Okay, don’t listen to me… I admit that I don’t know spit about sunshine. But when it comes to universal economic implosion, I’ve ranted about David Walker, Glen Beck, and Lou Dobbs forever. I’m pretty sure I’ve put up at least eight rants on this issue.
Fine… Don’t listen to me or any of us for that matter. But at least consider what France’s Société Générale bank had to say.
Overall debt is still far too high in almost all rich economies as a share of GDP (350pc in the US), whether public or private. It must be reduced by the hard slog of “deleveraging”, for years.
“As yet, nobody can say with any certainty whether we have in fact escaped the prospect of a global economic collapse,” said the 68-page report, headed by asset chief Daniel Fermon. It is an exploration of the dangers, not a forecast.
Under the French bank’s “Bear Case” scenario (the gloomiest of three possible outcomes), the dollar would slide further and global equities would retest the March lows. Property prices would tumble again. Oil would fall back to $50 in 2010.
Governments have already shot their fiscal bolts. Even without fresh spending, public debt would explode within two years to 105pc of GDP in the UK, 125pc in the US and the eurozone, and 270pc in Japan. Worldwide state debt would reach $45 trillion, up two-and-a-half times in a decade.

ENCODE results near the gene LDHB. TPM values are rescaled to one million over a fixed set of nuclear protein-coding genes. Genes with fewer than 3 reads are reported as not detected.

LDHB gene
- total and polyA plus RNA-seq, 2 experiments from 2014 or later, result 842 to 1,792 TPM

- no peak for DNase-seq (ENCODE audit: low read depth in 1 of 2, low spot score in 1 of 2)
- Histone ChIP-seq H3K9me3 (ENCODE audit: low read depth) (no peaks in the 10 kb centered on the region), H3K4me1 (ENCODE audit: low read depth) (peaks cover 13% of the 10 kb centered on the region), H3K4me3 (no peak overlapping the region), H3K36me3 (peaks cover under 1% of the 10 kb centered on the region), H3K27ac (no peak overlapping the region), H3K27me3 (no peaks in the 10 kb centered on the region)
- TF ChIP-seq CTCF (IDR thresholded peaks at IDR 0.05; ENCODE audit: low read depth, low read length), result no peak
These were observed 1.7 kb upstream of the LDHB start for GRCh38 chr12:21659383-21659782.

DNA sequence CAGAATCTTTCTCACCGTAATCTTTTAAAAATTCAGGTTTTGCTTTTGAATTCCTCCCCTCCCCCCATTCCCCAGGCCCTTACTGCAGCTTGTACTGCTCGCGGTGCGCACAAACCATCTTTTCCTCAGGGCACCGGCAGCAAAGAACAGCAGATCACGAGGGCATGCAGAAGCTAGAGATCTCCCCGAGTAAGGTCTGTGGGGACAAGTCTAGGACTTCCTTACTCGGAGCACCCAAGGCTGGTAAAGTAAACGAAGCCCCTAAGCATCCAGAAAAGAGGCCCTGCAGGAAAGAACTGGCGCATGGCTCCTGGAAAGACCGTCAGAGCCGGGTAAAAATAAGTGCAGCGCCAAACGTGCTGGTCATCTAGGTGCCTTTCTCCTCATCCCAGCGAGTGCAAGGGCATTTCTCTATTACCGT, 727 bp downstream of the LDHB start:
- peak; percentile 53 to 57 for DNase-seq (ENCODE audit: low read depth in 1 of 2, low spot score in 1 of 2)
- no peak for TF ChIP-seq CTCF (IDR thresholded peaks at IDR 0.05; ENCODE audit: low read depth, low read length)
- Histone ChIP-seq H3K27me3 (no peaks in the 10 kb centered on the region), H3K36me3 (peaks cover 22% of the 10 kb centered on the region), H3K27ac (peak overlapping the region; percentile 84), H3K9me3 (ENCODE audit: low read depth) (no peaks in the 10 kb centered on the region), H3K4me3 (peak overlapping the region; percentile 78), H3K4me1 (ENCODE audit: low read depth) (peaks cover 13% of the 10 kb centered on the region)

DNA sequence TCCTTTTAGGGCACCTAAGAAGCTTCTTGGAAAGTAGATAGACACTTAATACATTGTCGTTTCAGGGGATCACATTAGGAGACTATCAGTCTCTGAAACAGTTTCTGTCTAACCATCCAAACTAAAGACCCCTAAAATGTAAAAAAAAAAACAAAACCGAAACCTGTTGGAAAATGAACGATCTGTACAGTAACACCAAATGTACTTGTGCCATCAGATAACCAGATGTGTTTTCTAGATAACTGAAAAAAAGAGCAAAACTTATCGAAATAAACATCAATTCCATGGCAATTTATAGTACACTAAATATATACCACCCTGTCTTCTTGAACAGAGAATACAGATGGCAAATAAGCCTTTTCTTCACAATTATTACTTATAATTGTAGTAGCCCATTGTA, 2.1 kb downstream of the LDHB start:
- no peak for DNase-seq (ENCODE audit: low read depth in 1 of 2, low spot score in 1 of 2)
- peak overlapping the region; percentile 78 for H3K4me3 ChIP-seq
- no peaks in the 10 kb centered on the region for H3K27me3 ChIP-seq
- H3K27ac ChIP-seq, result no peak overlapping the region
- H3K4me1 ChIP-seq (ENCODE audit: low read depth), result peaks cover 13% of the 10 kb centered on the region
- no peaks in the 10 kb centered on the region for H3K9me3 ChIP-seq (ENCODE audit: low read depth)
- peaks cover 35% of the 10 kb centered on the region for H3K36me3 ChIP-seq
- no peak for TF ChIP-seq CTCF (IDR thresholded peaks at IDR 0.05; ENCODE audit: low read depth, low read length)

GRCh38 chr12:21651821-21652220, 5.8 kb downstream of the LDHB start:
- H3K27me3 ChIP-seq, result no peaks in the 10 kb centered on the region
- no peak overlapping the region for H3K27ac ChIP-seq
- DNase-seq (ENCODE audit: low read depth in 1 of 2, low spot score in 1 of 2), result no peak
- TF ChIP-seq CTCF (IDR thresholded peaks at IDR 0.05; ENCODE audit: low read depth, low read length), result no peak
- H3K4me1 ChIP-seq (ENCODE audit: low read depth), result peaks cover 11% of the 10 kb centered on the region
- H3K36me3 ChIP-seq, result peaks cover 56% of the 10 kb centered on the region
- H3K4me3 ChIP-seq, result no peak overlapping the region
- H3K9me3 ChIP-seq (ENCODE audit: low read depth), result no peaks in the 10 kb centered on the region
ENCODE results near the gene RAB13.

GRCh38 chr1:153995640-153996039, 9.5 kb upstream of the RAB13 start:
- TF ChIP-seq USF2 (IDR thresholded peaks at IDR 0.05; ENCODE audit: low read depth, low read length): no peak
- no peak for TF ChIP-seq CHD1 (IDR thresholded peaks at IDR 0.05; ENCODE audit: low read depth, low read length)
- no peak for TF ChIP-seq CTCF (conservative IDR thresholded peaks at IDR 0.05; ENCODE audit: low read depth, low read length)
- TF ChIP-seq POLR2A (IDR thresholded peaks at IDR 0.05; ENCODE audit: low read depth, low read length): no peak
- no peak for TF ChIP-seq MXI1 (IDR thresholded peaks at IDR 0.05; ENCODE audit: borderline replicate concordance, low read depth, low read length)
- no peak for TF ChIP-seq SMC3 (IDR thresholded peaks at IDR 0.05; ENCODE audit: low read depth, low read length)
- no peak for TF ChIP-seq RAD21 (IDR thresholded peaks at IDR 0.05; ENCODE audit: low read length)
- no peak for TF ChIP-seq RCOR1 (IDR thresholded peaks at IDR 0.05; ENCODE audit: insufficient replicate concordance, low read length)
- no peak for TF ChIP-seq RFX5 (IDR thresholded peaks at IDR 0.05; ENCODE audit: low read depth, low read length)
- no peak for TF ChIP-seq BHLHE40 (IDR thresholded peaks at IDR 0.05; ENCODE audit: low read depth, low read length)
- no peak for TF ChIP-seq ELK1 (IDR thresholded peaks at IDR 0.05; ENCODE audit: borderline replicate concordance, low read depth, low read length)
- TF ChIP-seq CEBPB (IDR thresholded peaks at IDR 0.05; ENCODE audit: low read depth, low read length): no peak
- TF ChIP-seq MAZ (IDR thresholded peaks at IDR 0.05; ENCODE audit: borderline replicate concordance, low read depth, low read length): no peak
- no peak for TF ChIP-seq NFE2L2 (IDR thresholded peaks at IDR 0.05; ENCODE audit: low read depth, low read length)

(UK figures look low because debt started from a low base. Mr Ferman said the UK would converge with Europe at 130pc of GDP by 2015 under the bear case).
The underlying debt burden is greater than it was after the Second World War, when nominal levels looked similar. Ageing populations will make it harder to erode debt through growth. “High public debt looks entirely unsustainable in the long run. We have almost reached a point of no return for government debt,” it said.
Remember when I wrote that I had a terrible feeling about the future? Remember what a stack of a trillion dollars would look like? How about the silver dollar highway to the moon? Well forget about all that. But just consider what that French bank is saying.